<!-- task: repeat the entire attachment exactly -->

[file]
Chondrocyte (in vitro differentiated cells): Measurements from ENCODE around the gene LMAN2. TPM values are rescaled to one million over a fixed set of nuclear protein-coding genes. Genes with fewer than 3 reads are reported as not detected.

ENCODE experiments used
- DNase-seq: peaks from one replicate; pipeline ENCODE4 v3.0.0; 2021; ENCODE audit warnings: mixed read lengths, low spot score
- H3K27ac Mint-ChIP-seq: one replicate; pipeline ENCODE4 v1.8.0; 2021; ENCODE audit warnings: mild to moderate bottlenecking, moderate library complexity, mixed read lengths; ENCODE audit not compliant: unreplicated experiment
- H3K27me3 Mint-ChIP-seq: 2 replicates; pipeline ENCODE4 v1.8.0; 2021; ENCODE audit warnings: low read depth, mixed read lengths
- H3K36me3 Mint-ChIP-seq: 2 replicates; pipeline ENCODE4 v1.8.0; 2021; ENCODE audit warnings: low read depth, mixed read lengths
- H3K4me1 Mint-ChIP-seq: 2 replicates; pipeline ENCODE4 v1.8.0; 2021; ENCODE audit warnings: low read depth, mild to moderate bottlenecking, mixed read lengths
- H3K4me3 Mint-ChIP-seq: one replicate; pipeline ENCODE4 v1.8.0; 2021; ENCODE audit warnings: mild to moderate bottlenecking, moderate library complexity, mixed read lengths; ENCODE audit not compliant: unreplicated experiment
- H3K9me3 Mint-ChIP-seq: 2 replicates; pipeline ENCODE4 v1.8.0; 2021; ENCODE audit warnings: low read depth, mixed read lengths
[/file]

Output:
Chondrocyte (in vitro differentiated cells): Measurements from ENCODE around the gene LMAN2. TPM values are rescaled to one million over a fixed set of nuclear protein-coding genes. Genes with fewer than 3 reads are reported as not detected.

ENCODE experiments used
- DNase-seq: peaks from one replicate; pipeline ENCODE4 v3.0.0; 2021; ENCODE audit warnings: mixed read lengths, low spot score
- H3K27ac Mint-ChIP-seq: one replicate; pipeline ENCODE4 v1.8.0; 2021; ENCODE audit warnings: mild to moderate bottlenecking, moderate library complexity, mixed read lengths; ENCODE audit not compliant: unreplicated experiment
- H3K27me3 Mint-ChIP-seq: 2 replicates; pipeline ENCODE4 v1.8.0; 2021; ENCODE audit warnings: low read depth, mixed read lengths
- H3K36me3 Mint-ChIP-seq: 2 replicates; pipeline ENCODE4 v1.8.0; 2021; ENCODE audit warnings: low read depth, mixed read lengths
- H3K4me1 Mint-ChIP-seq: 2 replicates; pipeline ENCODE4 v1.8.0; 2021; ENCODE audit warnings: low read depth, mild to moderate bottlenecking, mixed read lengths
- H3K4me3 Mint-ChIP-seq: one replicate; pipeline ENCODE4 v1.8.0; 2021; ENCODE audit warnings: mild to moderate bottlenecking, moderate library complexity, mixed read lengths; ENCODE audit not compliant: unreplicated experiment
- H3K9me3 Mint-ChIP-seq: 2 replicates; pipeline ENCODE4 v1.8.0; 2021; ENCODE audit warnings: low read depth, mixed read lengths